Digital Legacy: How Apple’s new iOS 15 feature protects your data after you die

Digital Legacy: How Apple's new iOS 15 feature protects your data after you die

Shelby Brown | CNET.Com

Troy Warren for CNT

Select a trusted contact to deal with your stored photos, notes and more after you pass away.

Death can be an uncomfortable topic, but in the digital age, it’s important to know your late loved one’s data and information isn’t floating out in the wilds of the internet. At WWDC this year, Apple added some improvements to the iCloud under iOS 15 — account recovery and digital legacy. 

Digital Legacy allows you to select a contact and give them access to your iOS data in the event of your death. iOS 15 won’t be generally available until the fall, but you can download and try out the public beta in the meantime. 

Apple didn’t go into too much detail about the service at WWDC, but a demo during the show as well as the latest beta version shed a bit more light on what a legacy contact can and cannot access.

Once you’ve set up the Digital Legacy service, your chosen legacy contact can view your data — photos, emails, notes and so forth — on icloud.com, download a copy of your data from privacy.apple.com or restore it from iCloud Backup. Your chosen contact won’t have access to your payment information, such as stored credit cards, subscription logins, licensed media or Keychain. 

Once a legacy contact has been granted access, according to images shown during WWDC, they’ll have a limited time to access a deceased loved one’s data. After the deadline passes, Apple will delete it. I’ve reached out to Apple for more clarification and will update when I hear back.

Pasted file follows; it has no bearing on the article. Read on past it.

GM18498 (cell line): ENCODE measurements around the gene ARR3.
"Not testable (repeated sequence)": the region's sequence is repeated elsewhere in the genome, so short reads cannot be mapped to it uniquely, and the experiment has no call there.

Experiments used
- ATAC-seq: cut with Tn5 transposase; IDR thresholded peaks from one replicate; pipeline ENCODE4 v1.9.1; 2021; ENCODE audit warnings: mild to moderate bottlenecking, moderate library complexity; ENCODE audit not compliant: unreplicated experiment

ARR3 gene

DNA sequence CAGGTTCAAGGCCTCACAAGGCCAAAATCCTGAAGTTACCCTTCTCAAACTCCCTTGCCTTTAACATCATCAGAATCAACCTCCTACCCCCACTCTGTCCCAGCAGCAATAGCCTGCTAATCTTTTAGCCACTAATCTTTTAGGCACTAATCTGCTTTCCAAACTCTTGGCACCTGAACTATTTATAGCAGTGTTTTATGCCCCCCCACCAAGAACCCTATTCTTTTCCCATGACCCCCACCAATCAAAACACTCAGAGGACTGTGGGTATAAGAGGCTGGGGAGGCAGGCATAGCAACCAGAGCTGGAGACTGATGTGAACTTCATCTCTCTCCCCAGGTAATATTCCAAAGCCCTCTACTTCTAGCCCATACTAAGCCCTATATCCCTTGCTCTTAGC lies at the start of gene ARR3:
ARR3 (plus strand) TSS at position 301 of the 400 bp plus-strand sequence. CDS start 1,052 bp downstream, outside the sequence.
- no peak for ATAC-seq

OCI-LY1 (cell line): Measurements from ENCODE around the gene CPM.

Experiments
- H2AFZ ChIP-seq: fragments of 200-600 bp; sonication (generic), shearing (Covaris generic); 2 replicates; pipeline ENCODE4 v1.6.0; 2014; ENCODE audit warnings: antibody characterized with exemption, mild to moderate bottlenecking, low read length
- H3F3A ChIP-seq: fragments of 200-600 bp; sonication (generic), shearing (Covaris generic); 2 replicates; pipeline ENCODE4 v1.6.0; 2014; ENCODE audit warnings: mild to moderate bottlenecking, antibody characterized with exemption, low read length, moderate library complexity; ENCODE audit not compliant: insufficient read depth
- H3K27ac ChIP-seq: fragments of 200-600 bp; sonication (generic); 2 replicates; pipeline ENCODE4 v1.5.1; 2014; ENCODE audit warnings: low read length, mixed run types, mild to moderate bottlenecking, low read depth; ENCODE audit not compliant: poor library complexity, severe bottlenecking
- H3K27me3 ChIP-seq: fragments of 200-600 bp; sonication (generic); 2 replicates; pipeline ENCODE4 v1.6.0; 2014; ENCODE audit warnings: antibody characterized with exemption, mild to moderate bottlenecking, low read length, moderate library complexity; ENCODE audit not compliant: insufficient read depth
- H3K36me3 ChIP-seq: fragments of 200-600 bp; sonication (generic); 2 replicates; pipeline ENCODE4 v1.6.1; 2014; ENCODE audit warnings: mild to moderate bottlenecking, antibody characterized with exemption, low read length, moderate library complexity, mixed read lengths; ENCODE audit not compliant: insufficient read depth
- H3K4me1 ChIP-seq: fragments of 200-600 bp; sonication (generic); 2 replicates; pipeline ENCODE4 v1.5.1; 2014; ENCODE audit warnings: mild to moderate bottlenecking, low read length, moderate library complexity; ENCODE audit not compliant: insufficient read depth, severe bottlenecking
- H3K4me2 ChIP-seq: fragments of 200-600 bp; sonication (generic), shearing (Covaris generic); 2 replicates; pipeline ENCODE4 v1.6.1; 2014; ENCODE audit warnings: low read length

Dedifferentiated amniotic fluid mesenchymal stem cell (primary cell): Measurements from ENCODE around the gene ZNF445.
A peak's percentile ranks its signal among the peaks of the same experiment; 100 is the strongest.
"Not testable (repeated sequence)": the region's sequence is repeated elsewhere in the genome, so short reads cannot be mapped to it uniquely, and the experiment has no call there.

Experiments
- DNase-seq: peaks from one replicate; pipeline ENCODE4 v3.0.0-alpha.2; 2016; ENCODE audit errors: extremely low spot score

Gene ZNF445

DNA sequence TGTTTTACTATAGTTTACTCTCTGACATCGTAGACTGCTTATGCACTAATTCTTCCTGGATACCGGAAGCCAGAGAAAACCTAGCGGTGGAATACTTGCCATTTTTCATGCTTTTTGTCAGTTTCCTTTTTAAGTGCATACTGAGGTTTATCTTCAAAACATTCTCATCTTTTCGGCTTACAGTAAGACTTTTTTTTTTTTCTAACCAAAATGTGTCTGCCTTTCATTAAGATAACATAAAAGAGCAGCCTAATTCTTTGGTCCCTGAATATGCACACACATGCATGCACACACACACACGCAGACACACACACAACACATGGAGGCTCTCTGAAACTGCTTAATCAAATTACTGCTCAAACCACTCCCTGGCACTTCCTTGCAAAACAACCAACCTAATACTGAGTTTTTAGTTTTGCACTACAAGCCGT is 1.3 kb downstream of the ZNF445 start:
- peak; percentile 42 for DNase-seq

How to set up Digital Legacy on your iPhone

1. Make sure your Apple device is running iOS 15.

2. Open your iPhone Settings.

3. Tap your name at the top of the screen.

4. Choose Password and Security.

5. Tap Legacy Contact (the option should be just under Account Recovery).

6. Tap Add Legacy Contact (you’ll be prompted a second time as well).

7. Enter your Apple ID password to sign in.

8. Your contacts will open and you can choose the person you want to be your legacy contact. Apple will open their information and you can tap their phone number.

9. Tap Continue.

From there, Apple will generate an access key for your account. Your legacy contact will need the access key to download your data in the event of your death. Finally, you’ll get a prompt about printing your access key. Apple suggests including a copy in your estate planning documents, as well as sharing it directly with your contact. 

If you’re the legacy contact for a loved one who’s died — even if you don’t have an access key — you can request access to their account and have the activation lock removed from their devices, according to Apple’s website. You’ll need proof of death documents to delete their Apple ID and remove the activation lock on their devices, according to Apple. 

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By Troy Warren

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